Sara Swain is a Ph.D. candidate in the Joint Program in Communication and Culture at York and Ryerson Universities. She holds a B.A. in Literature (Memorial), and an M.A. in Film Studies (Concordia). She has published essays on the TV series “Buffy the Vampire Slayer” (2010) and on the female gross-out comedy Dirty Love (2013). Her research interests range from genre cinema, film theory, television studies and popular culture to histories and theories of communication, technology and new media. Her doctoral research explores bizarre physical encounters between animals and media. She takes these material-semiotic contact zones as productive sites to re-examine media ontologies and ideas about communication.
Emma Thompson is a second year masters student with research interests in embodiment, private /public life, disability, the day-to-day practice of getting dressed, and the ideal body. Her thesis seeks to understand how persons with mobility disabilities negotiate their identity through their daily clothing choices and the emotional or affective relationships they have with their clothes. Emma will be presenting a paper discussing the emotions and affective feelings found in the wardrobe at the Fashion6 conference in Oxford this September, and is attending the Canadian Fashion Scholars Symposium in October. Emma is the recipient of SSHRC funding for her thesis research.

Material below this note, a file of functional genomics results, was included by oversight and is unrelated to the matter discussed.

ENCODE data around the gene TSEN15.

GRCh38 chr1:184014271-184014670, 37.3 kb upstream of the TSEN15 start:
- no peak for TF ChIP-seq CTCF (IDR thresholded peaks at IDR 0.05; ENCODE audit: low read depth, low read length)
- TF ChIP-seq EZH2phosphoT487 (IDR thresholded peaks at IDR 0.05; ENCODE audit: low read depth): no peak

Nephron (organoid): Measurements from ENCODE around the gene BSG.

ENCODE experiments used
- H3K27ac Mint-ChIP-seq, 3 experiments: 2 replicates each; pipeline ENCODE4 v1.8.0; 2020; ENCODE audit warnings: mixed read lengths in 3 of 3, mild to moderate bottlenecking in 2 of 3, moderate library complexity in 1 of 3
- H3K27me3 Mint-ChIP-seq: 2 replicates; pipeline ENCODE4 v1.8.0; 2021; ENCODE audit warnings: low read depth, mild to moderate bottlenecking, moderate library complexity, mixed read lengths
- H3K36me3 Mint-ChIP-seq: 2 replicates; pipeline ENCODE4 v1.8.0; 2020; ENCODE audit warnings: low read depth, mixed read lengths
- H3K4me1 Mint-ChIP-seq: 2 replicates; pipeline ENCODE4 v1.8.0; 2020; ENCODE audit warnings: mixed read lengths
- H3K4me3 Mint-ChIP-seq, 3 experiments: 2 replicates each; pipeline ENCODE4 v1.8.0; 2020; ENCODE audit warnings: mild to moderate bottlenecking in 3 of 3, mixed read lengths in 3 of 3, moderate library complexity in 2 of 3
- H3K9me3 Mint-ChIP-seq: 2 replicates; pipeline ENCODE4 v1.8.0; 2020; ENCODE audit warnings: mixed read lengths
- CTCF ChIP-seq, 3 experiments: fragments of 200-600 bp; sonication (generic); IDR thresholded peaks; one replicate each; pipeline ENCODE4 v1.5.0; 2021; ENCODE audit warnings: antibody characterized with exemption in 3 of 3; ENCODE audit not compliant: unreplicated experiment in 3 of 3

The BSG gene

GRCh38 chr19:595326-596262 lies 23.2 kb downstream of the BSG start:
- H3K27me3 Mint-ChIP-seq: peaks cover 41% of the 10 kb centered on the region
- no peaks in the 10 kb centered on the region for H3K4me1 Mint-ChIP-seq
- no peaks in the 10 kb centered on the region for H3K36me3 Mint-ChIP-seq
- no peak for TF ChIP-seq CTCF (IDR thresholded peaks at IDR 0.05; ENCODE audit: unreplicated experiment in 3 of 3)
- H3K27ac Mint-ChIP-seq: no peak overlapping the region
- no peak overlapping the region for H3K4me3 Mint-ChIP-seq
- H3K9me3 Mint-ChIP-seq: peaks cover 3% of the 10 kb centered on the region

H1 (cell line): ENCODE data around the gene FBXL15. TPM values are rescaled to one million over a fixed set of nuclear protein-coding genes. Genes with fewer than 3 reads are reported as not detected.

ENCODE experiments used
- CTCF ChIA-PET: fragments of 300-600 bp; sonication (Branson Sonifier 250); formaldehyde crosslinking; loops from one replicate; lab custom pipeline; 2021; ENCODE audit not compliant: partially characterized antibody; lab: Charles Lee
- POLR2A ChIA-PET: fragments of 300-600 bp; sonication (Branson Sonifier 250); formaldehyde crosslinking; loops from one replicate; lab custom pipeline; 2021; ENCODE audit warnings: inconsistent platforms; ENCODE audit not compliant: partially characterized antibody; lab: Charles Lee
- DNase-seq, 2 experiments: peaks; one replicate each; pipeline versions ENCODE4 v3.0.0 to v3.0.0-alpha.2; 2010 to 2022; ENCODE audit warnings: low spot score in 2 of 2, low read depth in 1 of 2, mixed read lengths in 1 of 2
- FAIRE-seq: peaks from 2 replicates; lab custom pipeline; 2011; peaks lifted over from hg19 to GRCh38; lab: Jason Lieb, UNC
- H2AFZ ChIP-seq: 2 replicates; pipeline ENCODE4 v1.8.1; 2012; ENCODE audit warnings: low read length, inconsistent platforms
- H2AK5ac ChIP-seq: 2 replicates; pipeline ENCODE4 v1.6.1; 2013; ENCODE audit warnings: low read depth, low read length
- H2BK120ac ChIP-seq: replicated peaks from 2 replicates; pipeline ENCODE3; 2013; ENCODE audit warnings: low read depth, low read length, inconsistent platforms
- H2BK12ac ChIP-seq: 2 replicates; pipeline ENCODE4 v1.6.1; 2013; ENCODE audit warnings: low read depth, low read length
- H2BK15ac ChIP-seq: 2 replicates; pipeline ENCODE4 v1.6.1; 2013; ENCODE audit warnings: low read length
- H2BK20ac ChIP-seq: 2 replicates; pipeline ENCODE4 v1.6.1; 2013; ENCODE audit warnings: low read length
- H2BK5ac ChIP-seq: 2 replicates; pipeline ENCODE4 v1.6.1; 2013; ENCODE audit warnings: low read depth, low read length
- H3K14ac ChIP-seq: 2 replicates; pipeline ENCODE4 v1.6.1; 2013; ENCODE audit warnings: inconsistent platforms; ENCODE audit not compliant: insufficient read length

Joseph F. Turcotte
Joseph F. Turcotte is a PhD Candidate and SSHRC Doctoral Fellow in the Communication & Culture Program (Politics & Policy) at York University (Toronto, Canada) where he works with Rosemary J. Coombe (Canada Research Chair in Law, Communication and Culture) on issues related to intellectual property rights, digital media and the intersections with informational capitalism and related socio-economic issues. Previously he has been a research assistant at the Centre for International Governance Innovation (CIGI), an instructional assistant with the Communication Studies department at Wilfrid Laurier University and the Communication Coordinator for the Canadian International Council: Waterloo Region Branch.
Website: Personal Site.
Intellectual property; informational capitalism; digital media; development; access to knowledge (A2K)
Working Dissertation Title